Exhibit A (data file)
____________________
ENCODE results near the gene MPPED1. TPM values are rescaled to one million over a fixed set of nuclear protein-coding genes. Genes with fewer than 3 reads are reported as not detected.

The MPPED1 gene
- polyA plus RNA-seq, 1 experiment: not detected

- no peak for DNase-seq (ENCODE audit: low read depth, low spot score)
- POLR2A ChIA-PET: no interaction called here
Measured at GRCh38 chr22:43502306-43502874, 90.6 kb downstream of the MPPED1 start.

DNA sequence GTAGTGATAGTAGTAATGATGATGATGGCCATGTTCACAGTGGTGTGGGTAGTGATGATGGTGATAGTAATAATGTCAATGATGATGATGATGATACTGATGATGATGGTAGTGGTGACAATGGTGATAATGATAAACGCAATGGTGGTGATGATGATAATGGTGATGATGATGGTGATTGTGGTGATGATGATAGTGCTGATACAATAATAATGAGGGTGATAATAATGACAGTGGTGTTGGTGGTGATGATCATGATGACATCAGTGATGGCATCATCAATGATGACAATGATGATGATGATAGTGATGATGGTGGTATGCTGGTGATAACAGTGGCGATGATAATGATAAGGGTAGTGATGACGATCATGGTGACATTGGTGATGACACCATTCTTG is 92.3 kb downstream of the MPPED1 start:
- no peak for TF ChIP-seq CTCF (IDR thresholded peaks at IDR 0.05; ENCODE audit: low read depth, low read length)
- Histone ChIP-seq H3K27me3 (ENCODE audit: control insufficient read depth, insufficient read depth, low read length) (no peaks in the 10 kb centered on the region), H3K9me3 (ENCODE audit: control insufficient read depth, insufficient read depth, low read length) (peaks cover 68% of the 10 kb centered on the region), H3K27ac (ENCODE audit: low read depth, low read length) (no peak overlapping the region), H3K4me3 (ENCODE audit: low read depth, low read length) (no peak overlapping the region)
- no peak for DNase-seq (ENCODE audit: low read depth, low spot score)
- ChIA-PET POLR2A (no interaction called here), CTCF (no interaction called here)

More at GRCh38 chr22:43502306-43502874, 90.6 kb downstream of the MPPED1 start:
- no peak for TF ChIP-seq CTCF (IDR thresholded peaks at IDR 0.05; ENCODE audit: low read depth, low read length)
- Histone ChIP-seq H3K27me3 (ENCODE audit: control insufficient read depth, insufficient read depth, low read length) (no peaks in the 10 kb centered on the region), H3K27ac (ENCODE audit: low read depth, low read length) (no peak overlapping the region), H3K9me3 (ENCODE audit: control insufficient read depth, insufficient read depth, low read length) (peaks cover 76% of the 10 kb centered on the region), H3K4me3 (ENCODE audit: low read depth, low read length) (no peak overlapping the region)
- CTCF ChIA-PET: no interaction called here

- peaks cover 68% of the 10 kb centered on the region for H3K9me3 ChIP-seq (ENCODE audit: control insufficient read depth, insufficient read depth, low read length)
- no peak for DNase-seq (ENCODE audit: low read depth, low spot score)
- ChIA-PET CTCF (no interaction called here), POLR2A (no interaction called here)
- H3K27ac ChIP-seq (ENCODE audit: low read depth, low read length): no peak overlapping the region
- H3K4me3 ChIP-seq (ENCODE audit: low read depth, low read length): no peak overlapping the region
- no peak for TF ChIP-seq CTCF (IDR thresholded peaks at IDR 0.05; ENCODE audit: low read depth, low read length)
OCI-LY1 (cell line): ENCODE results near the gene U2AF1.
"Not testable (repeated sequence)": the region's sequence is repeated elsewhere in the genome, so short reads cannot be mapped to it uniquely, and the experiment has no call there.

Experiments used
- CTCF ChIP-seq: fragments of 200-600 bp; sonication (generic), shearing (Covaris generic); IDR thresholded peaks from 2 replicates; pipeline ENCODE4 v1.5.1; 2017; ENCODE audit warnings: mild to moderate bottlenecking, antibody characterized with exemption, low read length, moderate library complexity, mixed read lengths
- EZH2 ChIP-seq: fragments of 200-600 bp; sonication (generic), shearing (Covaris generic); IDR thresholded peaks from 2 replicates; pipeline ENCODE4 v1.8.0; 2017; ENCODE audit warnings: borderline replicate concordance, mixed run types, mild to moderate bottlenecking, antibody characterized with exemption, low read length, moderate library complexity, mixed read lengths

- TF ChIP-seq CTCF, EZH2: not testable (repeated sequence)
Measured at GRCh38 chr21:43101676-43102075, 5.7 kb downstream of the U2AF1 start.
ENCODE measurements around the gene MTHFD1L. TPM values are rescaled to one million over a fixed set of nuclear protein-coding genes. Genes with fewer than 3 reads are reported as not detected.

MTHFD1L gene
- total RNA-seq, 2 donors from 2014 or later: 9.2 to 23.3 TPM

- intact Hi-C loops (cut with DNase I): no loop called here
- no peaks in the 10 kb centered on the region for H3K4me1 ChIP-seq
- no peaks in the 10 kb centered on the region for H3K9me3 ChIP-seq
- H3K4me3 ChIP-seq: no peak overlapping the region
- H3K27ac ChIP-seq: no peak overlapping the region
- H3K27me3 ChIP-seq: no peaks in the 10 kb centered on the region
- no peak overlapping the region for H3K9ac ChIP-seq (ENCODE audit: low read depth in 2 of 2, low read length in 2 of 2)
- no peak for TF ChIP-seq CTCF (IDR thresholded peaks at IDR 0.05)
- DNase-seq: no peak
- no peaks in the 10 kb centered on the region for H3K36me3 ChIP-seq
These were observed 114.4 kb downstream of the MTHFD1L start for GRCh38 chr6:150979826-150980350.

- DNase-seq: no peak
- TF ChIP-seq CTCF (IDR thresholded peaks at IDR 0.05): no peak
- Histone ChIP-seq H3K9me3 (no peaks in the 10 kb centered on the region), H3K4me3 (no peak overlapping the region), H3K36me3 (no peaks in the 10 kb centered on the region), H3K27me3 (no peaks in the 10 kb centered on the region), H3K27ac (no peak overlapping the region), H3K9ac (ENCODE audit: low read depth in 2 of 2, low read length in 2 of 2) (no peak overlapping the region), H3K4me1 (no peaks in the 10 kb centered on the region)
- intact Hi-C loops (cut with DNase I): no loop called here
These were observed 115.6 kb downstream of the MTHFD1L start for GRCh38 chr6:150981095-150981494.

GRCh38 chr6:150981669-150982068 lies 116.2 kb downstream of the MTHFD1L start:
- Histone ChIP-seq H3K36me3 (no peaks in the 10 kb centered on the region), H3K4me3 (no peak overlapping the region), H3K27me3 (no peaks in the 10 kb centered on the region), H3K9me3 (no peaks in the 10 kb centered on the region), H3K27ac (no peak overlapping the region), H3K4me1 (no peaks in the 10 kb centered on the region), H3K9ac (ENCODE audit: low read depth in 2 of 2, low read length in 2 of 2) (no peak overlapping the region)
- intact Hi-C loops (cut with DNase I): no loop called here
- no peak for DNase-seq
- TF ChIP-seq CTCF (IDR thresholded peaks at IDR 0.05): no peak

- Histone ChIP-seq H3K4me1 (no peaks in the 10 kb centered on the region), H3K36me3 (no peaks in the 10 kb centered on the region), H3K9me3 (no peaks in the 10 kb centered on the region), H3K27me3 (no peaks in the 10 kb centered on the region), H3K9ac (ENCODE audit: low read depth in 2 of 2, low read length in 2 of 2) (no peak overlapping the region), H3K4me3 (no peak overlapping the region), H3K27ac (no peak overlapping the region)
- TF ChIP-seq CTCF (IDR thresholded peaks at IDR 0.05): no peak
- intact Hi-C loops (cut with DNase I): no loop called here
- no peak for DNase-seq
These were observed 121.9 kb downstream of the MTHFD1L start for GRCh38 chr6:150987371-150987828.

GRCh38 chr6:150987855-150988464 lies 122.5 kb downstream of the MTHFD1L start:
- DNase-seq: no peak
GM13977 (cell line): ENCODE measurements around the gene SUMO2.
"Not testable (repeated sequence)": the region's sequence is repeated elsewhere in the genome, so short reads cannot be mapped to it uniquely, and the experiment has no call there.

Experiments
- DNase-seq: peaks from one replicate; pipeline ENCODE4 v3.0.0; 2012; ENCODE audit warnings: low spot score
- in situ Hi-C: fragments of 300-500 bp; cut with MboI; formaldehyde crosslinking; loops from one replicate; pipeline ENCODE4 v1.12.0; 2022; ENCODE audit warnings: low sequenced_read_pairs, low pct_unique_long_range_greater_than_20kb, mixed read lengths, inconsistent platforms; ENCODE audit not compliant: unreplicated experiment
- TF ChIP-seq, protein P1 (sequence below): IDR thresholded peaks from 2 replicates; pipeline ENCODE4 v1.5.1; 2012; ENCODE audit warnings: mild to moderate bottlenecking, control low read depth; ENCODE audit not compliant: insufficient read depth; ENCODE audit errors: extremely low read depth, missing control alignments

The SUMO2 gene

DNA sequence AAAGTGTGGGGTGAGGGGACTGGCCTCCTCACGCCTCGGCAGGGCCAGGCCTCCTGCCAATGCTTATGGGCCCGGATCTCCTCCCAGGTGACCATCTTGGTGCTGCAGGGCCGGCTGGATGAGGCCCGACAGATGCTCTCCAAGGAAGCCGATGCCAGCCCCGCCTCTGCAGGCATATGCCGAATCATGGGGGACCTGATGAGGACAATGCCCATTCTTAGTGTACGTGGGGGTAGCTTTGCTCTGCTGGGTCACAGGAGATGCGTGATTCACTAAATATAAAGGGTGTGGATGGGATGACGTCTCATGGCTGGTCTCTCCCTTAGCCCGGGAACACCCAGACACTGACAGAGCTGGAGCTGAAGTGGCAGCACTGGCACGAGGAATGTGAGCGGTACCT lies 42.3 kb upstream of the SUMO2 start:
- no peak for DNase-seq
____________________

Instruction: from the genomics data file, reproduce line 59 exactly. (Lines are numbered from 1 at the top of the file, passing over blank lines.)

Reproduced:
- DNase-seq: no peak